Just like my reading, my writing has been limited because of the COVID situation and my work as a surgical intensivist. When I’m not working, I’m often to physically or emotionally fatigued to do much writing. That said, I am about 16K words into Silver Magic, the next book in my Magic Law series. Each is book a complete story, no cliff hanger endings, but they do definitely build on one another so reading them in order is nice but not absolutely necessary. In this latest installment, Simon Buckley has been newly promoted to Lieutenant and now has three Magic Enforcement teams under his command. The city of Cymbeline has exploded into rioting down in the Hollows, the Orc dominated slums on the south side. Under the cover of the riots, someone has used illegal magic to kill an Elf journalist and leave her body in a riot torn section of the Hollows. The case attracts a lot of political attention as she happens to be the estranged daughter of the current mayor. So far, I have some clear ideas about the solution, but as always when one writes by the seat of one’s pants, there are sure to be twists and surprises that even I don’t see coming.
I’m also still plugging away now and then on my historical novel set in England during the American Civil war. It’s a fictionalized version of a true story, that of the Confederate commerce raider, CSS Alabama, and the spy networks on both sides that operated in London and Liverpool during 1861 and 1862. Everything that went on in Berlin between the Soviets and the Americans during the Cold War was happening between the Confederacy and the Union during the Civil War. All kinds of spycraft from cutouts to dead drops to honey traps to secret rendezvous and double agents were practiced by spy networks operated by James Bulloch on the Confederate side and Thomas Dudley on the Union. The Confederates may even have had an agent in the American Embassy in London. I believe I know who that agent was but can’t document any proof. So, I will do what any good writer would do with a fascinating story. I’ll turn it into a novel. This has been hard for me because I have to adhere to the historical record while still creating strong characters (or at least writing the historical people as interesting characters). Plus as a seat of the pants writer, it’s been hard to adhere to a de facto outline as set down in real history. I also have a tendency to go down research rabbit holes in pursuit of authenticity. I know more about women’s fashions in the 1860’s than any man should ever know.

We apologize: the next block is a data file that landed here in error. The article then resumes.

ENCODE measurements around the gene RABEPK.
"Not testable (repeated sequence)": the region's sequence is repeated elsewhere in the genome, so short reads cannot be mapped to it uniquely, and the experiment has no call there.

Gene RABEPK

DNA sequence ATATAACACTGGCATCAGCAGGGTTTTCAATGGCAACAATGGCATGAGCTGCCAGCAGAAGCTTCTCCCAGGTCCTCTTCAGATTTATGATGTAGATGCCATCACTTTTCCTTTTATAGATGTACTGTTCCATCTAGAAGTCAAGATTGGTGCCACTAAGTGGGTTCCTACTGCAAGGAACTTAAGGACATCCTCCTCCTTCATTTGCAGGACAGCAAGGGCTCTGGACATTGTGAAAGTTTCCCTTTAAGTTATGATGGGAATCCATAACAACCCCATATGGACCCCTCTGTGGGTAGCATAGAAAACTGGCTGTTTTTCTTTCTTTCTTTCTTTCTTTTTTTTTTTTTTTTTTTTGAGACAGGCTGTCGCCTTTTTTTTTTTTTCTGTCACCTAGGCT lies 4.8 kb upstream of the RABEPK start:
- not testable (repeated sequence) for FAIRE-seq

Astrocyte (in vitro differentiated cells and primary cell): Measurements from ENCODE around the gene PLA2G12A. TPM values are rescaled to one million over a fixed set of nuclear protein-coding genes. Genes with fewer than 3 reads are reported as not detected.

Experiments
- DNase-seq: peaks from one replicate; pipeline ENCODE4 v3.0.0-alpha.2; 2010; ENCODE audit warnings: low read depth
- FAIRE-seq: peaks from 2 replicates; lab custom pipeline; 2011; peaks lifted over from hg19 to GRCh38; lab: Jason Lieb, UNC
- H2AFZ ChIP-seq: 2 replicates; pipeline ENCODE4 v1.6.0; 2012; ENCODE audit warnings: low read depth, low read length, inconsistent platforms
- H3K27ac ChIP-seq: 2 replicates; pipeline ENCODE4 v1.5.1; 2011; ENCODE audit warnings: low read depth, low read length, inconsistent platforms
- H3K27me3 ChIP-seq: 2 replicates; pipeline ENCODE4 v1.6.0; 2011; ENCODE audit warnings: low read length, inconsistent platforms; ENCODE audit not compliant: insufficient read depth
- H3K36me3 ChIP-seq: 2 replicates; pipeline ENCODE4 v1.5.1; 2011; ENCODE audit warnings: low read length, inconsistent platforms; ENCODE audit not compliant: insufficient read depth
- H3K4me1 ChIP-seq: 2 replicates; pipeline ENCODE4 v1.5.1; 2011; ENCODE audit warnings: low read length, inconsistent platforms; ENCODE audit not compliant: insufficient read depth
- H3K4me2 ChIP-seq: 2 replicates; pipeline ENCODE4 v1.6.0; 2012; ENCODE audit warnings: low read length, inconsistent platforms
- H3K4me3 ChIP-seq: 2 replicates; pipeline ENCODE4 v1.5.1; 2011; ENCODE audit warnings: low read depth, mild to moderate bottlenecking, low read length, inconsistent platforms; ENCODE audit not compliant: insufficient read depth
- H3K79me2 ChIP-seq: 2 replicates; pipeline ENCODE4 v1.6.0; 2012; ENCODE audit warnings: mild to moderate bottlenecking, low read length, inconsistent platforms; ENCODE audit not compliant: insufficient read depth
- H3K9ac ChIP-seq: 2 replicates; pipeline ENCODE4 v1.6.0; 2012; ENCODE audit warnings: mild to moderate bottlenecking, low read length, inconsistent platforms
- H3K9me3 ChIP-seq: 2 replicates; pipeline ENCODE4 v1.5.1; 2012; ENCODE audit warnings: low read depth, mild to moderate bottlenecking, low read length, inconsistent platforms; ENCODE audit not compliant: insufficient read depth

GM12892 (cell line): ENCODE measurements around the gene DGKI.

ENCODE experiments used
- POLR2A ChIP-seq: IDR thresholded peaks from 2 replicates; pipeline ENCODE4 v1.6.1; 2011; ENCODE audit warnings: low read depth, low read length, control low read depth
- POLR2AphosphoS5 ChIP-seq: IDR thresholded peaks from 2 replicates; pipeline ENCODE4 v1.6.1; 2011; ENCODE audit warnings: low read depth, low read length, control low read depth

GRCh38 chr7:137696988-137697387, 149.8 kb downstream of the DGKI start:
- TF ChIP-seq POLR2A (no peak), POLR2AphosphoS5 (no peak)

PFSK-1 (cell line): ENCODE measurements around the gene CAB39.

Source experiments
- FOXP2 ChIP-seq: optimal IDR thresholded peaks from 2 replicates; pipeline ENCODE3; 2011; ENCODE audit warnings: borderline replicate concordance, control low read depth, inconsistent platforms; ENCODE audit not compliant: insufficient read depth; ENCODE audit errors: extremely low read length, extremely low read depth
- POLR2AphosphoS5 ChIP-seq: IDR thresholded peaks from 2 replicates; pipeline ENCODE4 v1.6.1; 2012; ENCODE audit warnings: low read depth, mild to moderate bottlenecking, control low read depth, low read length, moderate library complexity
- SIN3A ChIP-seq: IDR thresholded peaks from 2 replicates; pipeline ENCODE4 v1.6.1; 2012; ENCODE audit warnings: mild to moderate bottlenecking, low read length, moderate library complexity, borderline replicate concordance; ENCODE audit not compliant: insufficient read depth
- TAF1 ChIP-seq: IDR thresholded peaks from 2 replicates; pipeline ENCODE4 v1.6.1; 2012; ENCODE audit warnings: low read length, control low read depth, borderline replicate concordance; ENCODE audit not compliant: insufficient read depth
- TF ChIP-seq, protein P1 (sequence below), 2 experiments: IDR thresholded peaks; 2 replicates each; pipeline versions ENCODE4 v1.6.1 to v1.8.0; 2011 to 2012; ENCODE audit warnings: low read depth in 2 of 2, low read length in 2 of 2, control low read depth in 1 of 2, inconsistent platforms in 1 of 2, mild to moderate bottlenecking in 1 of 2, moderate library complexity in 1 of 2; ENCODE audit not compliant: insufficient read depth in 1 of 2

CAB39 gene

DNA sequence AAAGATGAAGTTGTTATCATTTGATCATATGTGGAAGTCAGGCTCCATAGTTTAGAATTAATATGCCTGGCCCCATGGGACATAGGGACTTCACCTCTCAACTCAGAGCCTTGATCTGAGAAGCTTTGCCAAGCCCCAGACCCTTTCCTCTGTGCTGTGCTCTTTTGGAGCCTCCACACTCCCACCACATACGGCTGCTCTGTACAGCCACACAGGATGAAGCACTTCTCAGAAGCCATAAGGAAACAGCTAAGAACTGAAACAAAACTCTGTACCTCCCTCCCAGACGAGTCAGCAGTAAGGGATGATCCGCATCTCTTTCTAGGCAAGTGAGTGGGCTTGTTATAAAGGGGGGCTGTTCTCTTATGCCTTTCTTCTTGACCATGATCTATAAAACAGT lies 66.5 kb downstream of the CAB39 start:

I also have a few shorter projects in the works – short stories that may or may not see the light of day. I think of myself as a novelist, although I do find some stories are better left in the short form rather than stretching them to the breaking point.